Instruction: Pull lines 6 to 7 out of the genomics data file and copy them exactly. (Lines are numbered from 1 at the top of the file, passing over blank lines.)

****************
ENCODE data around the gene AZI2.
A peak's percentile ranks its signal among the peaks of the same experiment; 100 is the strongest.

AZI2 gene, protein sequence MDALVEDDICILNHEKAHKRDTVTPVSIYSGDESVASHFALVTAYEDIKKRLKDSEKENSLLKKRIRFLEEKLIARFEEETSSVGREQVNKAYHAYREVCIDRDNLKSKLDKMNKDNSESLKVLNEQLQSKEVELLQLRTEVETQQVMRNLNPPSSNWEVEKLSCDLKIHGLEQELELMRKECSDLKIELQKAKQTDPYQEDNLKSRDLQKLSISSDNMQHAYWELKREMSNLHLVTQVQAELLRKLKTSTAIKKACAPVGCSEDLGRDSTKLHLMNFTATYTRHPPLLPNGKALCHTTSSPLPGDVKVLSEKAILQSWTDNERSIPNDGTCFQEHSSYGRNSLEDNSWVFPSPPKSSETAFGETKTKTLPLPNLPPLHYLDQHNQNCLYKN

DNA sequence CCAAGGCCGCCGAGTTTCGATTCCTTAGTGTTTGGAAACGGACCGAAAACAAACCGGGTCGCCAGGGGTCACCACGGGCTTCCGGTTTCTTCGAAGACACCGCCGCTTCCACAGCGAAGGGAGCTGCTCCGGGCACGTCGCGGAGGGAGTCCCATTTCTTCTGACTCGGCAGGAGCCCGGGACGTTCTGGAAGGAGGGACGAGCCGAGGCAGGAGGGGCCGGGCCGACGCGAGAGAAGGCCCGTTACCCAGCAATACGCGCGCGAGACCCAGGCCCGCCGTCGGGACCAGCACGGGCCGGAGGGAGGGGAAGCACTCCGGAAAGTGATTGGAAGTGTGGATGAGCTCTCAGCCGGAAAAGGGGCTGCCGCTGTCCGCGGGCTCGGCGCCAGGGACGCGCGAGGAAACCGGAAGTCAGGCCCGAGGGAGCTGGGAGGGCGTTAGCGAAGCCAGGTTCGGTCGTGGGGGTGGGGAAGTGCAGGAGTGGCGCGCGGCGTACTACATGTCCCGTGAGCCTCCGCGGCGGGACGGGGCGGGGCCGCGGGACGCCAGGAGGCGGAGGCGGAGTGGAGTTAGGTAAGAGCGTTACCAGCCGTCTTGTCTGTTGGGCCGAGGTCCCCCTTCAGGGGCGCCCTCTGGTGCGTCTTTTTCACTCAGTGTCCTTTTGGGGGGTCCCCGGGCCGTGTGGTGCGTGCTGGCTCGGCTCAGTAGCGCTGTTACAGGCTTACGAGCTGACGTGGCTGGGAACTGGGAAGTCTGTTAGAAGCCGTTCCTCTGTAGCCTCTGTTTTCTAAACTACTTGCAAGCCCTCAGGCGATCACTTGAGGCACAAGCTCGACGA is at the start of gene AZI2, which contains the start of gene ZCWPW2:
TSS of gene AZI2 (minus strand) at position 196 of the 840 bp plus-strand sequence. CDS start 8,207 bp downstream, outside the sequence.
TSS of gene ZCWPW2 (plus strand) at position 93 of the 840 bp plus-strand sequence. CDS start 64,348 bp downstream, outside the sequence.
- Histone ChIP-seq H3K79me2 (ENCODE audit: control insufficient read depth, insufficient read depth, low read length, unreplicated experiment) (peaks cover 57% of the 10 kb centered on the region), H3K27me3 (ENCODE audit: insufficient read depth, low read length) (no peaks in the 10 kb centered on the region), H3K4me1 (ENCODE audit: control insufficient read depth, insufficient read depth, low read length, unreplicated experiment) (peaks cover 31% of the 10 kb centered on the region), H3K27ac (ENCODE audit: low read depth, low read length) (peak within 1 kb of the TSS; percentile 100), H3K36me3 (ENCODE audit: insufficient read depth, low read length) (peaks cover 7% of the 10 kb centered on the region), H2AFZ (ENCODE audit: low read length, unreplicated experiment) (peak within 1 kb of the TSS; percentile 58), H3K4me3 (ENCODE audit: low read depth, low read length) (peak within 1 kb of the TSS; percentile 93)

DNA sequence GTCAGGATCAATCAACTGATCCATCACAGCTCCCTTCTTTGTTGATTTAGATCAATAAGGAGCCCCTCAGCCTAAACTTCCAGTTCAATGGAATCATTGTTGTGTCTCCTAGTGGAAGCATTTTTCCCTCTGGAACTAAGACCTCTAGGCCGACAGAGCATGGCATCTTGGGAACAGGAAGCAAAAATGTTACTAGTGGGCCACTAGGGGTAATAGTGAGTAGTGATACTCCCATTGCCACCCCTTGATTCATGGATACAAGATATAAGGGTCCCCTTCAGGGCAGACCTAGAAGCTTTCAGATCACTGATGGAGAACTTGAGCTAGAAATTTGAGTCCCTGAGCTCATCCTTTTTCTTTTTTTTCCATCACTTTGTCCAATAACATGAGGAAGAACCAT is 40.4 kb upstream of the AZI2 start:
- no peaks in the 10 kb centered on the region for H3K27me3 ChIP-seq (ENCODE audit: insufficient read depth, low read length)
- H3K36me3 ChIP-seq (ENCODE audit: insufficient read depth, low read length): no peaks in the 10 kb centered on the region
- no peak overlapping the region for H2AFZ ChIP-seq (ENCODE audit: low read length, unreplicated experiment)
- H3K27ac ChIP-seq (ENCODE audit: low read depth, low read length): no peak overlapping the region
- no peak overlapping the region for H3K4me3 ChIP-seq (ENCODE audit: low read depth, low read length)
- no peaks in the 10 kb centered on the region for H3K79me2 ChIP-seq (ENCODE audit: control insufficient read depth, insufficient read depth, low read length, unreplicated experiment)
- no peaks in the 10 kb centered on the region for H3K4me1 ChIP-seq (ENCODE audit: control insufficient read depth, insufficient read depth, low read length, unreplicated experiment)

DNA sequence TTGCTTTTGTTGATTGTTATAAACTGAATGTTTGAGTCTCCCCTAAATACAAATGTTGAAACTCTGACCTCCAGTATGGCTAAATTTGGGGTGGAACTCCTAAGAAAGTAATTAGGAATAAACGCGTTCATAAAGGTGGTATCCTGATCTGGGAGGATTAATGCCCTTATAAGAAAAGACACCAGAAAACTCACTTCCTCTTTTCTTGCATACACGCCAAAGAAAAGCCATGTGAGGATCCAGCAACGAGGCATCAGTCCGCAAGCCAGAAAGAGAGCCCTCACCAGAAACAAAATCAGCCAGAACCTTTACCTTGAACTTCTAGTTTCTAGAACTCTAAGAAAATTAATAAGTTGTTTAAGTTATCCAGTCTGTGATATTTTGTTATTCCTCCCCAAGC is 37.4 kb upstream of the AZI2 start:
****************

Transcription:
TSS of gene ZCWPW2 (plus strand) at position 93 of the 840 bp plus-strand sequence. CDS start 64,348 bp downstream, outside the sequence.
- Histone ChIP-seq H3K79me2 (ENCODE audit: control insufficient read depth, insufficient read depth, low read length, unreplicated experiment) (peaks cover 57% of the 10 kb centered on the region), H3K27me3 (ENCODE audit: insufficient read depth, low read length) (no peaks in the 10 kb centered on the region), H3K4me1 (ENCODE audit: control insufficient read depth, insufficient read depth, low read length, unreplicated experiment) (peaks cover 31% of the 10 kb centered on the region), H3K27ac (ENCODE audit: low read depth, low read length) (peak within 1 kb of the TSS; percentile 100), H3K36me3 (ENCODE audit: insufficient read depth, low read length) (peaks cover 7% of the 10 kb centered on the region), H2AFZ (ENCODE audit: low read length, unreplicated experiment) (peak within 1 kb of the TSS; percentile 58), H3K4me3 (ENCODE audit: low read depth, low read length) (peak within 1 kb of the TSS; percentile 93)